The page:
Understand energy bills and collect data
Track how much energy is used by common property assets, when it is used, and what it costs.
More than 20 per cent of the fees or levies paid to your apartment building could be related to energy costs.
Gather energy bills
- Ask your strata manager or facilities manager for copies of billing data covering the last 12 months of common property energy use
- Review these and create a process to collect, record and review billing data on an ongoing basis
- Create a Smart Blocks building profile and enter billing data into it
Your strata manager or facilities manager might already be reviewing billing data for your building so they could provide you with a comprehensive overview. If you don't have a strata manager or facilities manager then the executive committee would have copies of these bills.
Understand the way power is measured
Electricity is measured in watts - a megawatt (MW) equals 1,000 kilowatts (kW). The amount of electricity used over a certain time period is typically given in kilowatt hours (kWh).
Gas is measured in megajoules (MJ) - a megajoule is 1000 joules. A gas appliance consumption is measured in megajoules per hour (MJ/h).
All bills have some features in common:
- Average daily usage is often shown with a bar graph on your bill, and is measured in kilowatt hours (kWh) for electricity and megajoules (MJ) for gas
- The breakdown of charges in your bill includes the type of tariff (peak or off-peak) different meter charges, variable and fixed charges, rebates and GST
- Variable charges (consumption charges) relates to the amount of energy (MJ or kWh) used
- Time-of-use tariffs (commonly known as peak, shoulder and off-peak rates) refers to different pricing arrangements for electricity depending on the time of day it is consumed
- Inclining block tariffs (IBTs) means that energy use is split into blocks with different pricing up to a defined threshold or limit; this pricing structure provides an incentive to keep energy use down
- Regulated or 'standard' contracts are based on retail prices set by state and territory economic regulators while 'market' contracts are negotiated between yourself and the retailer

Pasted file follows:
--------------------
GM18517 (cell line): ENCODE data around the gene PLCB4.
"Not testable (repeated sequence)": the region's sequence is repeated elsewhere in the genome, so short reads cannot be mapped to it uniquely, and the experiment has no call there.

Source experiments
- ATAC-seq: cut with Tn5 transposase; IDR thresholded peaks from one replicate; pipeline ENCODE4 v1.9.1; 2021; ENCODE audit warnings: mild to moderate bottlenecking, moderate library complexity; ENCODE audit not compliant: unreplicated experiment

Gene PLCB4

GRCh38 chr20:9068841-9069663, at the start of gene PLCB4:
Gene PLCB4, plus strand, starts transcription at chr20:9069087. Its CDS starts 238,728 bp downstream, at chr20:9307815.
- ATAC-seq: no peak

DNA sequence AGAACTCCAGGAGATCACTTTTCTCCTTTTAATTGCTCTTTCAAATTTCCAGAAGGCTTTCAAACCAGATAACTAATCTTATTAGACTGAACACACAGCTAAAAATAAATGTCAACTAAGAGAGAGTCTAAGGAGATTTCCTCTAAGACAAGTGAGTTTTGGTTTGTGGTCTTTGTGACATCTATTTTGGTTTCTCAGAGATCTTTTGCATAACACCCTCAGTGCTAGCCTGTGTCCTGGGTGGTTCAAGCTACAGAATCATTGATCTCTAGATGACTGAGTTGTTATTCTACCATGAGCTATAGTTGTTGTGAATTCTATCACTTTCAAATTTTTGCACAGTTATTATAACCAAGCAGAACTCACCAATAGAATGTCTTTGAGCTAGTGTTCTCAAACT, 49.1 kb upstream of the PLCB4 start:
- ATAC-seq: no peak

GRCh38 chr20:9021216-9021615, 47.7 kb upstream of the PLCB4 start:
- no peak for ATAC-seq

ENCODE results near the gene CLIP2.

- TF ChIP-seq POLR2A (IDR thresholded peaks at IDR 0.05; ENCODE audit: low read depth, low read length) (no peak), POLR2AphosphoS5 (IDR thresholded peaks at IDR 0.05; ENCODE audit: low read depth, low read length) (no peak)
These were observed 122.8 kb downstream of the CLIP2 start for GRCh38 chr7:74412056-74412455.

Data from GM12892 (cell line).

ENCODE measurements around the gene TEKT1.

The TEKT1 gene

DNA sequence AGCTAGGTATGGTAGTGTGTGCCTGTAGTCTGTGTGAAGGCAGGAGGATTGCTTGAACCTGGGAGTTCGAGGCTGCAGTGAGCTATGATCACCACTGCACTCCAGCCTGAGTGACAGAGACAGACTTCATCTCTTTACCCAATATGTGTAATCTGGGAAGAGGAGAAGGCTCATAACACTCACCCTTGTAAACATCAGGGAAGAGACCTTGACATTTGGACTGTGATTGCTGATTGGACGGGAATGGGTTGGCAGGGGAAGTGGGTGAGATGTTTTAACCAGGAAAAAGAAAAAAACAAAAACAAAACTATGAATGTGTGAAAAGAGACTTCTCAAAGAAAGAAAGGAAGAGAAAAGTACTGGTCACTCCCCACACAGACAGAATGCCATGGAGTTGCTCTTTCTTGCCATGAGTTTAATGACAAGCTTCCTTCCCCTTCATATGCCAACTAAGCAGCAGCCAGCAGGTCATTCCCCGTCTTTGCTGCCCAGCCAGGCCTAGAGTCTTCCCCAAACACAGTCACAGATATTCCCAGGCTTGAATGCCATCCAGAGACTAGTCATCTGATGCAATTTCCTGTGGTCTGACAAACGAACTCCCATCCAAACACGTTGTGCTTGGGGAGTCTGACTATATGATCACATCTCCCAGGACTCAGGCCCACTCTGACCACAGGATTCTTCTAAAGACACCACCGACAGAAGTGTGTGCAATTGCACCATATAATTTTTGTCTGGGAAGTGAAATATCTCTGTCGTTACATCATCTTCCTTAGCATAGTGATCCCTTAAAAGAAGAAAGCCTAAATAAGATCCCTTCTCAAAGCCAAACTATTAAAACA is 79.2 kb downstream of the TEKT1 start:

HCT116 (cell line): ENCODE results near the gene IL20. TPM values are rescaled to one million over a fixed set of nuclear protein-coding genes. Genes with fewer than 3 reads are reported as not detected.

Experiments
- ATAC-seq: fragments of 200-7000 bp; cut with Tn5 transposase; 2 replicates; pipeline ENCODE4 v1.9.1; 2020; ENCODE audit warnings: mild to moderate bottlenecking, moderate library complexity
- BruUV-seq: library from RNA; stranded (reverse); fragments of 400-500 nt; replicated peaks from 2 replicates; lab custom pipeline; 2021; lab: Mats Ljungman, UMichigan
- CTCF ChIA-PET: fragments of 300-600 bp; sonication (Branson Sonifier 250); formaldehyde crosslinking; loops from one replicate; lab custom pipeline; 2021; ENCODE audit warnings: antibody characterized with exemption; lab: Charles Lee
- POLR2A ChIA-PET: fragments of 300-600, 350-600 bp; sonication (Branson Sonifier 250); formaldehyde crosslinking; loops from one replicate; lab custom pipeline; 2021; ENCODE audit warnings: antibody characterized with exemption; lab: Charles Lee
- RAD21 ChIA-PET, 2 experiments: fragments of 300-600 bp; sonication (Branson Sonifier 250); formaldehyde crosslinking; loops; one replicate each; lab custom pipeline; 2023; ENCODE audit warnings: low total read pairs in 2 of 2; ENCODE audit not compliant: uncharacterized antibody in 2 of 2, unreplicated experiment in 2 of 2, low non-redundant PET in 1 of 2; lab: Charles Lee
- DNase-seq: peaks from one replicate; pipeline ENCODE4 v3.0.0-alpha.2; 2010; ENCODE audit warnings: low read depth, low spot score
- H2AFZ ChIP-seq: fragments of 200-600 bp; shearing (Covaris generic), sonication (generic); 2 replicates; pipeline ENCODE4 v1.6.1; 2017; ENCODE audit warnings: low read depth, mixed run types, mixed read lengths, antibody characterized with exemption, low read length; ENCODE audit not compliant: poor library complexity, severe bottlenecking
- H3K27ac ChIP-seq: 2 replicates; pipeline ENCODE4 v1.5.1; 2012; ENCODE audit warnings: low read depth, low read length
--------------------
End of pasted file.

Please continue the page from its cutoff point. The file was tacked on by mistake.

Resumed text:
- The 'distributor' is responsible for the poles, wires and meter that connect you to the electricity network. Sometimes your distributor's name is included on your bill, other times their phone number is listed beside 'Faults and emergencies'.
- The National Meter Identifier (NMI) is a unique number assigned to the electricity and gas meter at your address, so there will be more than one NMI listed on your bill if you have more than one meter
Time of Use (TOU) rates
Your building can take advantage of time-of-use pricing by using energy outside peak times to reduce costs. Prices are usually divided between peak (weekdays day and evening), shoulder (weekday late evening) and off-peak (overnight and weekends). Off-peak is typically less than half the peak rate with shoulder rates, where offered, slightly less than peak rates
There are two ways to access time-of-use tariffs:
Off-peak hot water heating
With an off-peak storage hot water system, your water is only heated during off-peak hours when energy prices are cheaper. Be aware that off-peak systems don’t use less energy but they do save you money. Find out the best way to save energy and reducing water heating costs.
Smart metering for your building
Installing a smart or interval meter is a cost effective measure if your building is mostly using electricity during off-peak and shoulder periods, or if your building is able to shift energy usage to these times.
An interval meter measures your power use in 30-minute intervals and allows your distributor to charge different rates rather than one flat rate. Under a time-of-use rate you will pay more for peak power than a flat rate, but less for off-peak.
Shop around for different offers
The energy supply industry is very competitive and there are good opportunities to save money if you understand your energy use and are able to shop around. You have the option to engage an independent expert to help you negotiate a new supply contract. Search for ‘energy consultant’ on the internet or your local business directory.
Use our checklist to ensure you are asking the right questions when you talk to energy suppliers in your state.